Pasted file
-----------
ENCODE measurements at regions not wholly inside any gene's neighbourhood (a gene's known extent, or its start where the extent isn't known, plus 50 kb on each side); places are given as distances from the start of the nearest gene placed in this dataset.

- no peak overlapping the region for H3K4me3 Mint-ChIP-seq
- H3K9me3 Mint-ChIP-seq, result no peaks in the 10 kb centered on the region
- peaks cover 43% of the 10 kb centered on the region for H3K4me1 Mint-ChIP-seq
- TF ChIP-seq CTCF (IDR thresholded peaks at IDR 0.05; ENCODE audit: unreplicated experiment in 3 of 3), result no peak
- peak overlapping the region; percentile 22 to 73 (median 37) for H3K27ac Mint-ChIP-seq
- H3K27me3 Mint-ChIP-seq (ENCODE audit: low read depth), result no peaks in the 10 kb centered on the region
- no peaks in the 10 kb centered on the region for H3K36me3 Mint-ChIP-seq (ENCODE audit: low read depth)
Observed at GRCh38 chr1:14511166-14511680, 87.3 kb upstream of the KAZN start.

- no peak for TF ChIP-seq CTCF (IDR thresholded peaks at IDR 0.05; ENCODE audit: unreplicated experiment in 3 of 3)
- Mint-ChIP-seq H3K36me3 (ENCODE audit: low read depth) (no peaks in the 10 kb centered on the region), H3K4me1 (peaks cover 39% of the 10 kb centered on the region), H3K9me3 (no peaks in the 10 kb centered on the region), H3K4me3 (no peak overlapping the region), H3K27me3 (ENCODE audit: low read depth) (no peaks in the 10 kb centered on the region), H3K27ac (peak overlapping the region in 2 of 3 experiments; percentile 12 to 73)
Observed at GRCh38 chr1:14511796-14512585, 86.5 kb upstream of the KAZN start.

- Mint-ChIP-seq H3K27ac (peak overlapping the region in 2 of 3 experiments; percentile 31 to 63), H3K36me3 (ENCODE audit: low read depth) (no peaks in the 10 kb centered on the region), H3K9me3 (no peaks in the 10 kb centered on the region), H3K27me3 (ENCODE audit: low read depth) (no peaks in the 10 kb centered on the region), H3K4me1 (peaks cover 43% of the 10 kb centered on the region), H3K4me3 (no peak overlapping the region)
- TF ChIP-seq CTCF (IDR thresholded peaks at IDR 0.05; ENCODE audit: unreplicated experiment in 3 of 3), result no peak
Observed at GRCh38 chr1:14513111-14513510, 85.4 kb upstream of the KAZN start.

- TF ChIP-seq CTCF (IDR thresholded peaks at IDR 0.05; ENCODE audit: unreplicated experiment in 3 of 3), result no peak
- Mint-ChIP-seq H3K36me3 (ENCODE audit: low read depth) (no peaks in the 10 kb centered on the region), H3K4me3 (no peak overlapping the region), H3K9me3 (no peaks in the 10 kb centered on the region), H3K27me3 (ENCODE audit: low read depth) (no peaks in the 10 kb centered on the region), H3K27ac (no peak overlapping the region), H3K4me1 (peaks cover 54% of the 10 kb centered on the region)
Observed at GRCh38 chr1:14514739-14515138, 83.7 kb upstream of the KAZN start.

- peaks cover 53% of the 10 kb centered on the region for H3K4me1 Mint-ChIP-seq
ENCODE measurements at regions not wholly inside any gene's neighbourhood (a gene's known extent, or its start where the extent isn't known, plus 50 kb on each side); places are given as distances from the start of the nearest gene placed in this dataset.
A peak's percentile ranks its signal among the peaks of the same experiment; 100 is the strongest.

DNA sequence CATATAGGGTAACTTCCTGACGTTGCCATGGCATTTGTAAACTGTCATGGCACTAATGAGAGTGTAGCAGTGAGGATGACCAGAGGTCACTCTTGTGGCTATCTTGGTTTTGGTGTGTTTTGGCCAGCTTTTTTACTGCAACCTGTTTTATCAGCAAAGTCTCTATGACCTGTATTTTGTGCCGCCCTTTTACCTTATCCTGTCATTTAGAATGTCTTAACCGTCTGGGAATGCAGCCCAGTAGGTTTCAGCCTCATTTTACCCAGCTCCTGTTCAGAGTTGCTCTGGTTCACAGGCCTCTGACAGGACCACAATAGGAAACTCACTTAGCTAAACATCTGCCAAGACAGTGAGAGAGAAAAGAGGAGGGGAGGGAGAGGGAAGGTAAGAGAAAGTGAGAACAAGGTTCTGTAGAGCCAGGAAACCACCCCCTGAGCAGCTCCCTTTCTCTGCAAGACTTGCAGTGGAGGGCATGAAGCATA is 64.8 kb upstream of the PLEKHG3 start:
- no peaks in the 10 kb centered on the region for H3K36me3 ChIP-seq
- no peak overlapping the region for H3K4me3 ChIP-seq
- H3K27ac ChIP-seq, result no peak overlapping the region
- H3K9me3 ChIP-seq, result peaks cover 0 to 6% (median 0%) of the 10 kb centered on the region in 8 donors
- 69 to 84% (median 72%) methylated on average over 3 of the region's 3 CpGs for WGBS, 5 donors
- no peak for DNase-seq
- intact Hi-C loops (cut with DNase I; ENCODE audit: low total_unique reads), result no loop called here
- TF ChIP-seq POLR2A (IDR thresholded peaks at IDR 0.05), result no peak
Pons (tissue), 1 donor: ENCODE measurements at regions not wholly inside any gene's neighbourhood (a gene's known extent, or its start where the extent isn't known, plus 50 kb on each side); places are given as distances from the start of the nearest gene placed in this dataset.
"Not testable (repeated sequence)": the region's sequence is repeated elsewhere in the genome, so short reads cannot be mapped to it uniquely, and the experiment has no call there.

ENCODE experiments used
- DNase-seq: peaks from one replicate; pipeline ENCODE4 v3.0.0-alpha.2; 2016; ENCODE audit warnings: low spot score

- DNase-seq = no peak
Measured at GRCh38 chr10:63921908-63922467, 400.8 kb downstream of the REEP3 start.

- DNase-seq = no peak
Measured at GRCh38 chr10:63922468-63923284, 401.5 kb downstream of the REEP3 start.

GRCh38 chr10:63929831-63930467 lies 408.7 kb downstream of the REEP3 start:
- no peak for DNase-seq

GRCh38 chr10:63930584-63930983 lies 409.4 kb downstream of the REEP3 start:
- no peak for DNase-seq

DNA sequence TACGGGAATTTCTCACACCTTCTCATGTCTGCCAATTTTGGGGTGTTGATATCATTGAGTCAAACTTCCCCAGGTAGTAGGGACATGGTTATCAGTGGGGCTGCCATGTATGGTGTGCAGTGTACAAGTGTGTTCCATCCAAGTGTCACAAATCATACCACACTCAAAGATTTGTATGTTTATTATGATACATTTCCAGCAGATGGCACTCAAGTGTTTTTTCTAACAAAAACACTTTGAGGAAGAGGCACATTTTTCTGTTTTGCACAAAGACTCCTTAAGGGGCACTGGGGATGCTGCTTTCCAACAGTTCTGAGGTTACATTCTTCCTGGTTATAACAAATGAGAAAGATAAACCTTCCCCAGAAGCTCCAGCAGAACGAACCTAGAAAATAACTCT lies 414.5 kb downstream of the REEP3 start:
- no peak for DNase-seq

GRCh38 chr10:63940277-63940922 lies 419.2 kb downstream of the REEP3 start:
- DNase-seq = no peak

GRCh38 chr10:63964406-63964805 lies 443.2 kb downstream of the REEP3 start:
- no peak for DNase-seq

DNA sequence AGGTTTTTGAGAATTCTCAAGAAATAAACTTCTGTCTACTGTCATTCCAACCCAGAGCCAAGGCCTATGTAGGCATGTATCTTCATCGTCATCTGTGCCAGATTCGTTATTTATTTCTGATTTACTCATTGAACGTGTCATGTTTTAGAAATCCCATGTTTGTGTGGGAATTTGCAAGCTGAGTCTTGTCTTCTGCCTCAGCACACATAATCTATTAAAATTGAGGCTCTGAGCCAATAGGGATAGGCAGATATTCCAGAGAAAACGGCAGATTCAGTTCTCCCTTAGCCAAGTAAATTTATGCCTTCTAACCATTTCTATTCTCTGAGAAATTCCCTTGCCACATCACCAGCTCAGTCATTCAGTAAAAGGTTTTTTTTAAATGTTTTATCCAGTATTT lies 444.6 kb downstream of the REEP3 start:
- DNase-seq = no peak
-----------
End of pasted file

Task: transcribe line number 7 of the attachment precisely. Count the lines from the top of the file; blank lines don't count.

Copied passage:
- H3K27me3 Mint-ChIP-seq (ENCODE audit: low read depth), result no peaks in the 10 kb centered on the region